Recently, I participated in a woodland prescribed burn with my MDC colleagues. All was well orchestrated — burn lines prepared, conditions just right, checklist implemented, equipment ready. It was time. I watched the flames as they crept across the forest floor, sometimes catching downed logs that blazed hot and uttered sounds like roaring wind.
I couldn’t help but think of the irony of this burn happening on Good Friday. The scorched earth, the scars left behind on bases of larger trees. All seemed lost for a time. Much like it may seem today amid this epic pandemic that we’ve not faced before — with fear and uncertainty casting dark shadows. Anne Frank said, “The best remedy for those who are afraid, lonely, or unhappy is to go outside, somewhere where they can be quite alone with the heavens, nature, and God.”
Missourians have taken to this remedy. Over the last weeks, as much of the world has shut down, so many more have sought solace and healing in nature. Our conservation areas, boat ramps, community lakes, parks, and other outdoor places have borne witness to our innate need for nature.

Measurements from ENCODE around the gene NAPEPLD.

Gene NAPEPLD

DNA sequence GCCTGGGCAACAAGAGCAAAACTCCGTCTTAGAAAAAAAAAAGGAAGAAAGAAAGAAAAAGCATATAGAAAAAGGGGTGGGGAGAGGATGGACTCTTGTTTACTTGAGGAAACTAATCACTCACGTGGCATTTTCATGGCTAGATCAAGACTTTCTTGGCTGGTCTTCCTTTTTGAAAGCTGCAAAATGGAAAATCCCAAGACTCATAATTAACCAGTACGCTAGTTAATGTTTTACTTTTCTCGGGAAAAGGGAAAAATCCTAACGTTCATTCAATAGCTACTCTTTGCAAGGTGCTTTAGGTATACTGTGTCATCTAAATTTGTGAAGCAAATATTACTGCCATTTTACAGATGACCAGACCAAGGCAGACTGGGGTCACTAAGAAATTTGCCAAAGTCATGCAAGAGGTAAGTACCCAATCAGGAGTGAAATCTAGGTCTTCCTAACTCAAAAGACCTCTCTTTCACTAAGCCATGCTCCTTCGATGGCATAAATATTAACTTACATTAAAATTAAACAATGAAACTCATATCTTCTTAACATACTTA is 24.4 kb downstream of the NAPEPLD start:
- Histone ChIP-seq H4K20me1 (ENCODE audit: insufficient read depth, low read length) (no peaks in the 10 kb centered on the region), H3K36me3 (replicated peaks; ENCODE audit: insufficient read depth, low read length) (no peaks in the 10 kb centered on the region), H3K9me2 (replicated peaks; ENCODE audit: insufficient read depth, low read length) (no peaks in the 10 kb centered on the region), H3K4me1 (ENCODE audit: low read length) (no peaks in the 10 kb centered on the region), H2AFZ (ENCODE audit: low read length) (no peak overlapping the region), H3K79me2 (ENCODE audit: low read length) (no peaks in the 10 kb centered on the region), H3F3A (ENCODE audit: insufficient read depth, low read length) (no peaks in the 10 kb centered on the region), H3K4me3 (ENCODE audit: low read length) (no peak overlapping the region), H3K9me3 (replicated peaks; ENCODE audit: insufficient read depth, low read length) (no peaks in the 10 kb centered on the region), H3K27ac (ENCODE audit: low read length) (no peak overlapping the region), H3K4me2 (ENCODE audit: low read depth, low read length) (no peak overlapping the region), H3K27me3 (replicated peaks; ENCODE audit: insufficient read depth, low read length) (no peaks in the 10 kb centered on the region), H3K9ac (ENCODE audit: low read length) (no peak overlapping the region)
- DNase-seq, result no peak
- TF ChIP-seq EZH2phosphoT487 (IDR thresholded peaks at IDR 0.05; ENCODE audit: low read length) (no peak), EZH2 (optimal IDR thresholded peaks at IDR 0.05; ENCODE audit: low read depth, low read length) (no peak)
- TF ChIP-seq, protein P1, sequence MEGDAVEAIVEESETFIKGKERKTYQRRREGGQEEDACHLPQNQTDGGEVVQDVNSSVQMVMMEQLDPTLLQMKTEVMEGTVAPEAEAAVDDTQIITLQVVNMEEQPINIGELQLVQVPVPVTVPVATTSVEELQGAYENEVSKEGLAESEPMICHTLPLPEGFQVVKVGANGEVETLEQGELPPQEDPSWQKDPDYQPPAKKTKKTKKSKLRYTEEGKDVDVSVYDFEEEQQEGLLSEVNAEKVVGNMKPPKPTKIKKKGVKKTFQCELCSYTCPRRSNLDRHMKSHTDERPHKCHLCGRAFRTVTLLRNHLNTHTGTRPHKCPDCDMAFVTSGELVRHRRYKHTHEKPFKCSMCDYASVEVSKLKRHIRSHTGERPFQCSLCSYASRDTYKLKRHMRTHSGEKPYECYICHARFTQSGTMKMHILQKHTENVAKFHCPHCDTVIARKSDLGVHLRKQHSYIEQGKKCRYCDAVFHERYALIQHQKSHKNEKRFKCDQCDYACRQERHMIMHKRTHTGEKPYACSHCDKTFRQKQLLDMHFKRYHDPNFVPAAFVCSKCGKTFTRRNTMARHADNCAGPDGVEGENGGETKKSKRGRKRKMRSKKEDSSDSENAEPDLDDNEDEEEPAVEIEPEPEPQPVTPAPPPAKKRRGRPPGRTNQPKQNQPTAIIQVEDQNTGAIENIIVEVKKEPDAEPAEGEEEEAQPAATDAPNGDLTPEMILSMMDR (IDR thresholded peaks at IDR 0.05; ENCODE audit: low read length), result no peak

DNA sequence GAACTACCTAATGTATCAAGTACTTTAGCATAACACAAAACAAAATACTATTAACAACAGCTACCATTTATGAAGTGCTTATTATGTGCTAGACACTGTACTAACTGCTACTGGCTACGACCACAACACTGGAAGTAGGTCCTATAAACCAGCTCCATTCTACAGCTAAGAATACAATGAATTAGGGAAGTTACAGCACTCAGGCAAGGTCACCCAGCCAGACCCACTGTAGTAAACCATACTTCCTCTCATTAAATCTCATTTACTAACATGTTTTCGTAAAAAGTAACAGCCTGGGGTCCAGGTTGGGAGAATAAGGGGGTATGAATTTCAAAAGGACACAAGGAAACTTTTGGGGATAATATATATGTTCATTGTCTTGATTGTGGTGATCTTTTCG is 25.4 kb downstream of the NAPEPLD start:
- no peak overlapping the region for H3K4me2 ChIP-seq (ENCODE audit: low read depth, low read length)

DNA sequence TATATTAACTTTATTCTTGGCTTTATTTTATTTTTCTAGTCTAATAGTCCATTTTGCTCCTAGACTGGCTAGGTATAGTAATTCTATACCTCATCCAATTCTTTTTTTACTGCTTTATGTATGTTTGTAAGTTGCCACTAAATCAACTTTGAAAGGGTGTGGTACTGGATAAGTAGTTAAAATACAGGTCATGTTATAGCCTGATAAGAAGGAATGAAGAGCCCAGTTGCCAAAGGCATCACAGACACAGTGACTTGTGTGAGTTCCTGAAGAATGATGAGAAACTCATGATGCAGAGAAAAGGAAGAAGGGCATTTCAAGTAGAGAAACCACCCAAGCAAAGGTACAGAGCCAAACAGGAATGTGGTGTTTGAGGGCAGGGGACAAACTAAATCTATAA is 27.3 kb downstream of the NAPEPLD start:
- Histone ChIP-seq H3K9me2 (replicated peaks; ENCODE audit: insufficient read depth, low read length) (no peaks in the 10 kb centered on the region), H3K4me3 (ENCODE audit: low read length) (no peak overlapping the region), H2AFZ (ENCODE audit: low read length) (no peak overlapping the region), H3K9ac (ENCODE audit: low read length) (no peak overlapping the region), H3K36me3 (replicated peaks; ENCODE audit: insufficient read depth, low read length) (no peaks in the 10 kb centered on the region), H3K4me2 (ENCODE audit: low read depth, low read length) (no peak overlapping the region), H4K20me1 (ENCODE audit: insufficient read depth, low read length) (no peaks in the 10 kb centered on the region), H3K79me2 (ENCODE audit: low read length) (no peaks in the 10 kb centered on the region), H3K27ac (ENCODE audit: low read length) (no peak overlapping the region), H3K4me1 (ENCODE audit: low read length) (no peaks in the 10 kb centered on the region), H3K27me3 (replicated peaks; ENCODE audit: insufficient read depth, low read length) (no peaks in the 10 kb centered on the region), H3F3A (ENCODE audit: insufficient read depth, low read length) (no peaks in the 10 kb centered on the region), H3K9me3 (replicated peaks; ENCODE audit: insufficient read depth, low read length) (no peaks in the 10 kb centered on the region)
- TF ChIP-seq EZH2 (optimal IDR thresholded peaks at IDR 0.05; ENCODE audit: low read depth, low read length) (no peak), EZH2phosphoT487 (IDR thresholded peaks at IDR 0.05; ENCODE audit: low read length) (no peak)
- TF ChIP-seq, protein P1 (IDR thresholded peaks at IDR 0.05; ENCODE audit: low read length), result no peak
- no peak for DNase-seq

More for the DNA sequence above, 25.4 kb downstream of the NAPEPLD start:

The forest floor will return — healthier for the burn — without the added burden of invasive shrubs and vines. And we, too, as Missouri families and communities will come through this dark time. There will be scars, yes. But may they remind us to care less about the unimportant things and more about those that matter — faith, family, community, nature. Restoration is near.
Sara Parker Pauley, Director
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